APEX — Austin Harrell went caroling with the youth group from Colonial Baptist Church in Cary on Dec. 20, and the tradition served as a kind of speech therapy for the teenager whose brain now struggles to find common words.
Austin didn’t miss a lyric as those around him sang songs such as “O Little Town of Bethlehem” and “Angels We Have Heard on High.”
“Music is something that gets kind of ingrained into your brain,” his father, Chris Harrell, said. “That was great for him.”
Austin, 18, has spent the past five months recovering from an ischemic stroke, which is sometimes called a “brain attack” because blood stops flowing to the brain.
It’s not how he planned to spend his first year out of high school.
Austin graduated from Apex High last spring with soccer on his mind. He was set to attend Liberty University, where he hoped to walk on to the men’s soccer team.
Austin was working out in his family’s backyard on July 22 when he suffered the sudden stroke.
Doctors removed the left side of Harrell’s skull in an emergency surgery. The stroke disrupted certain motor and language skills.
It may not be the Christmas any of the Harrells planned, but Austin’s improvement and modest wish list shines a positive light on all of it. He asked for sweaters and puzzles this year.
“His may seem like a simple answer, given the events of this past year,” said his mother, Susan Harrell. “But Austin knows that the true gift of Christmas has already been given to us. God gave his Son to us and he is with us all year long, not just on one special day.”
The Harrells are a Christian family. The four of them, including Margo, a freshman at Apex High, have been going to Colonial Baptist for years.
Instead of focusing on why something bad would happen to Austin, they have accepted that there are some things they’ll never know.
“(God) has a plan,” Susan Harrell said, “even though we feel like everything is in chaos, (and) we want to understand why things are the way they are.”
‘Worst day of my life’
The day of the stroke, Austin began holding his head to ease the pain. Something was clearly wrong – the teen never had migraines.
He couldn’t speak, and his right arm went limp. Those symptoms are signs of a stroke, but even now the whole thing seems unreal. Less than 1 percent of stroke victims are under the age of 20.
In a matter of about 12 hours, Austin was transported from WakeMed’s Cary campus to Raleigh and then flown to Duke University Medical Center, where he was minutes away from dying.
Austin’s brain swelled dangerously, pushing down on his brain stem.
“It was a whirlwind day,” Chris Harrell said. “It was the worst day of my life. Without a doubt.”
The doctors said they will never will know for sure what caused Austin’s stroke.
Doctors will put an artificial plate on the left side of his skull on Friday.
Austin knows what happened, said Susan Harrell. But he wasn’t clear on how much time had passed. He didn’t realize he had missed the start of college.
“Time disappeared on him,” Susan Harrell said. “It was hard to tell him that time had passed and it was now late August.”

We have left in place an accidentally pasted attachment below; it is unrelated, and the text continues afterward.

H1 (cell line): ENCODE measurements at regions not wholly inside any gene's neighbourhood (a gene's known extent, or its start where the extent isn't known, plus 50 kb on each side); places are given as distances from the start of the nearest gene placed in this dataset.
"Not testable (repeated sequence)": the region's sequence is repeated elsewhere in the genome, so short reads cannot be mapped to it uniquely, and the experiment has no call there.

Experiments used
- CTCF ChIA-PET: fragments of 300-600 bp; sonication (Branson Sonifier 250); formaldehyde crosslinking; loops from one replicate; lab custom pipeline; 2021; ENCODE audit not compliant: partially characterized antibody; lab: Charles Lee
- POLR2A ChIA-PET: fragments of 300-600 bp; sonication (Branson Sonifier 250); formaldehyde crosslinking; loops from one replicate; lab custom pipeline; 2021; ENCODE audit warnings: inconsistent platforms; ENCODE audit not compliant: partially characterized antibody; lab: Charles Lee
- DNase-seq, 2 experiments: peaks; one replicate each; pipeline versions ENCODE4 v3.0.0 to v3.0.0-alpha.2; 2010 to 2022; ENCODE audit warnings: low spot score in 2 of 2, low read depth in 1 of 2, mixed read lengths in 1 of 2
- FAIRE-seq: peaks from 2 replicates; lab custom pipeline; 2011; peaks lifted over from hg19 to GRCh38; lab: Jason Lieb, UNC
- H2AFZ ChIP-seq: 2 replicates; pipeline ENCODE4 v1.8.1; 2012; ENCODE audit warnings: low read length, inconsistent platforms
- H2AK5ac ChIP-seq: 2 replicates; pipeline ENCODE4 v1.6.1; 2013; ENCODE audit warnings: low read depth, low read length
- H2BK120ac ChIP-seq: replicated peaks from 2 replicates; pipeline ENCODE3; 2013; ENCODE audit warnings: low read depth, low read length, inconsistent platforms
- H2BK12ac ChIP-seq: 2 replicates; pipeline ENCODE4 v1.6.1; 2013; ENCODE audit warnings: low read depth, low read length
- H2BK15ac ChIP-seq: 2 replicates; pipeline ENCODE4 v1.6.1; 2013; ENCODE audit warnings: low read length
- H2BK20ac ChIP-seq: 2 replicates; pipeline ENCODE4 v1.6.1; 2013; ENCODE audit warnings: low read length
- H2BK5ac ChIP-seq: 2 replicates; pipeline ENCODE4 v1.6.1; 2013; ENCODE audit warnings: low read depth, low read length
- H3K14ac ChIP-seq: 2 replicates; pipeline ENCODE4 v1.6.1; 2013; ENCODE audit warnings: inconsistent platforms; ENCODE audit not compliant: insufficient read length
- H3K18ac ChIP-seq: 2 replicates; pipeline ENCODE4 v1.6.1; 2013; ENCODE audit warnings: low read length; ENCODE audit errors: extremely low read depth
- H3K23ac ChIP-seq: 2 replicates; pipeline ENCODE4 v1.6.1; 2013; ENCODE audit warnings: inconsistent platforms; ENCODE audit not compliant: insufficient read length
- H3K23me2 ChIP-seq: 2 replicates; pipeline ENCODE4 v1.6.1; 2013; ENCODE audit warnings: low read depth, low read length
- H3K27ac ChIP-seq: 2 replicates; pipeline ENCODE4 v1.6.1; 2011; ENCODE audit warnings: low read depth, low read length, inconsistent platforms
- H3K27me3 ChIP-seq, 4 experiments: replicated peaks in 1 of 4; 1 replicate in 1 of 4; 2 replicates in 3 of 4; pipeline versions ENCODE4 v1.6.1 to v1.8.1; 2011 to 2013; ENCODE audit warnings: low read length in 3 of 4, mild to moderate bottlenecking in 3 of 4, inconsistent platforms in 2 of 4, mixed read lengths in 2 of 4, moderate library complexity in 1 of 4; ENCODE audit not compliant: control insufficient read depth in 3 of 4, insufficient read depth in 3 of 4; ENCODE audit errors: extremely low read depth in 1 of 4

Austin spent about four months at Atlanta’s Shepherd Center, one of the nation’s top spinal cord and brain injury rehabilitation facilities.
He was released to come home in time for Thanksgiving and a Nov. 23 wellness walk in his name that raised money for the family’s hospital expenses. Though many of the bills haven’t come in yet, the family says their two-hour stay at WakeMed in Cary fetched a pharmaceutical bill of about $17,000.
Most stroke patients who see near-full recoveries do so after 16 to 18 months.
Austin has been wearing a helmet to protect the vulnerable skull-free part where his light blonde hair has grown back over the scars.
He also needed a gait belt around his waist so someone could walk behind him and hold on in case he lost his balance.
But now his left leg works fine. Because the stroke was in the left side of his brain, the right leg is improved, but not completely healed. His right arm is also taking longer to respond to the brain’s commands.
Austin’s stroke was like a reset button for his brain’s most basic communication with the rest of his body.
He has aphasia, an interruption of how the brain processes language, and apraxia, in which a person has trouble saying words correctly and consistently.
Doctors explained it to Susan Harrell as the brain’s files that hold words and language have been scattered on the floor. They’re there, but not in the right order.
One time in the hospital, a doctor asked Austin if he was in pain. He shook his head yes, but his parents could tell he meant the opposite. When the question “pain?” was written down, he shook his head “no.”
“It’s not a matter of will to make it work or practicing, it’s really about getting the communication back,” Susan Harrell said.
The next few months are crucial.
After Austin recovers from the surgery he will undergo on Friday, he will focus on rehabilitating his right leg and right arm while still working on his speech.
Then he’ll likely go to an intensive speech therapy facility for a few months.
Little by little, Austin is coming back.
Perhaps he’s even fortunate. Many other side effects of a stroke – memory loss, personality shift, intellectual impairment – never happened.
No one is guaranteeing he will play soccer again, but there’s a chance.
“We’ve found that no one will promise you anything because they can’t really tell you,” Susan Harrell said. “Your story is so different from anyone else’s.”
The story of Austin will include that summer day when normal life functions turned into hard work. But it will also include those Christmas carols.
Things changed suddenly for the Harrells, but Christmastime feels restoring. The kid who needs an artificial skull only asked for sweaters and puzzles.
Blake: 919-460-2606; Twitter: @JMBpreps